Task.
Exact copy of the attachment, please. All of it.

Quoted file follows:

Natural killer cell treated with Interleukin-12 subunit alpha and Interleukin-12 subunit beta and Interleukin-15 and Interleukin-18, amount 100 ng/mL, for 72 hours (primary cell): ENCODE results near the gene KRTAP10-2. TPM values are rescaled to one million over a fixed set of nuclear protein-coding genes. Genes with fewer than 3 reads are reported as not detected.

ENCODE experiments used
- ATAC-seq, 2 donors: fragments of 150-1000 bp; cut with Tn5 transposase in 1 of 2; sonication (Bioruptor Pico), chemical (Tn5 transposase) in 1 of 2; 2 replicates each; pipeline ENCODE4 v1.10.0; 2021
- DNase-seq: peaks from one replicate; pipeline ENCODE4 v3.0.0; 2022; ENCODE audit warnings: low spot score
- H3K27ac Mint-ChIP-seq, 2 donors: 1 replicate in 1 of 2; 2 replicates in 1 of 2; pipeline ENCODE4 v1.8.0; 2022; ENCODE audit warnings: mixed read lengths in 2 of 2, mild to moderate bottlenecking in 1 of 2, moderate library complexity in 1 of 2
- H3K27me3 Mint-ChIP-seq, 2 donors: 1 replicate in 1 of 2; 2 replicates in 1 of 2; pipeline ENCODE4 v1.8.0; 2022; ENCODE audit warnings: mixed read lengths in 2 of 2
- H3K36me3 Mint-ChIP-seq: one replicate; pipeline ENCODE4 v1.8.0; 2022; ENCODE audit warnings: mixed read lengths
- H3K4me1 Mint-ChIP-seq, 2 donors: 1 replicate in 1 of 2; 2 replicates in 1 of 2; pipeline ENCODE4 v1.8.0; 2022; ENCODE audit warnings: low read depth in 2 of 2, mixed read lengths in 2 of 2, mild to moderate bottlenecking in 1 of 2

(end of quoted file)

Natural killer cell treated with Interleukin-12 subunit alpha and Interleukin-12 subunit beta and Interleukin-15 and Interleukin-18, amount 100 ng/mL, for 72 hours (primary cell): ENCODE results near the gene KRTAP10-2. TPM values are rescaled to one million over a fixed set of nuclear protein-coding genes. Genes with fewer than 3 reads are reported as not detected.

ENCODE experiments used
- ATAC-seq, 2 donors: fragments of 150-1000 bp; cut with Tn5 transposase in 1 of 2; sonication (Bioruptor Pico), chemical (Tn5 transposase) in 1 of 2; 2 replicates each; pipeline ENCODE4 v1.10.0; 2021
- DNase-seq: peaks from one replicate; pipeline ENCODE4 v3.0.0; 2022; ENCODE audit warnings: low spot score
- H3K27ac Mint-ChIP-seq, 2 donors: 1 replicate in 1 of 2; 2 replicates in 1 of 2; pipeline ENCODE4 v1.8.0; 2022; ENCODE audit warnings: mixed read lengths in 2 of 2, mild to moderate bottlenecking in 1 of 2, moderate library complexity in 1 of 2
- H3K27me3 Mint-ChIP-seq, 2 donors: 1 replicate in 1 of 2; 2 replicates in 1 of 2; pipeline ENCODE4 v1.8.0; 2022; ENCODE audit warnings: mixed read lengths in 2 of 2
- H3K36me3 Mint-ChIP-seq: one replicate; pipeline ENCODE4 v1.8.0; 2022; ENCODE audit warnings: mixed read lengths
- H3K4me1 Mint-ChIP-seq, 2 donors: 1 replicate in 1 of 2; 2 replicates in 1 of 2; pipeline ENCODE4 v1.8.0; 2022; ENCODE audit warnings: low read depth in 2 of 2, mixed read lengths in 2 of 2, mild to moderate bottlenecking in 1 of 2